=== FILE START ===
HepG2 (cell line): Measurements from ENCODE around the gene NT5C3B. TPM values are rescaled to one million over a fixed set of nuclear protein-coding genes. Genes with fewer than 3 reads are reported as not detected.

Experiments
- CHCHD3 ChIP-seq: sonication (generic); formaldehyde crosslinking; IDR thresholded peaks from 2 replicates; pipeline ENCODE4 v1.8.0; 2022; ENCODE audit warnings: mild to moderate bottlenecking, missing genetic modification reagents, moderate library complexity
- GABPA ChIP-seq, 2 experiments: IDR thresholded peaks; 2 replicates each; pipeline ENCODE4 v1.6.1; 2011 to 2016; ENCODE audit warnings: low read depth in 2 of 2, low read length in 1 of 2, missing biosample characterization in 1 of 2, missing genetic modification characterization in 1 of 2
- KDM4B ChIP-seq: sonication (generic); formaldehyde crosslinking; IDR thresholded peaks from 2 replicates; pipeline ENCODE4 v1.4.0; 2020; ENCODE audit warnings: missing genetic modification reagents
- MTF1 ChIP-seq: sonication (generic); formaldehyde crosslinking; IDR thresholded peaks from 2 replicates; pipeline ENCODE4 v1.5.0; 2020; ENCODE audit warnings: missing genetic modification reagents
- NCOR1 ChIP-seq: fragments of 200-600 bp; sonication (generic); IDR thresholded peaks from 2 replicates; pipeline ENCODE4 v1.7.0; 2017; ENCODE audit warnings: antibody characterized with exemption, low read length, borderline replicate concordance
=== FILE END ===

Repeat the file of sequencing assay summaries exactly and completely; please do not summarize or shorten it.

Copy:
HepG2 (cell line): Measurements from ENCODE around the gene NT5C3B. TPM values are rescaled to one million over a fixed set of nuclear protein-coding genes. Genes with fewer than 3 reads are reported as not detected.

Experiments
- CHCHD3 ChIP-seq: sonication (generic); formaldehyde crosslinking; IDR thresholded peaks from 2 replicates; pipeline ENCODE4 v1.8.0; 2022; ENCODE audit warnings: mild to moderate bottlenecking, missing genetic modification reagents, moderate library complexity
- GABPA ChIP-seq, 2 experiments: IDR thresholded peaks; 2 replicates each; pipeline ENCODE4 v1.6.1; 2011 to 2016; ENCODE audit warnings: low read depth in 2 of 2, low read length in 1 of 2, missing biosample characterization in 1 of 2, missing genetic modification characterization in 1 of 2
- KDM4B ChIP-seq: sonication (generic); formaldehyde crosslinking; IDR thresholded peaks from 2 replicates; pipeline ENCODE4 v1.4.0; 2020; ENCODE audit warnings: missing genetic modification reagents
- MTF1 ChIP-seq: sonication (generic); formaldehyde crosslinking; IDR thresholded peaks from 2 replicates; pipeline ENCODE4 v1.5.0; 2020; ENCODE audit warnings: missing genetic modification reagents
- NCOR1 ChIP-seq: fragments of 200-600 bp; sonication (generic); IDR thresholded peaks from 2 replicates; pipeline ENCODE4 v1.7.0; 2017; ENCODE audit warnings: antibody characterized with exemption, low read length, borderline replicate concordance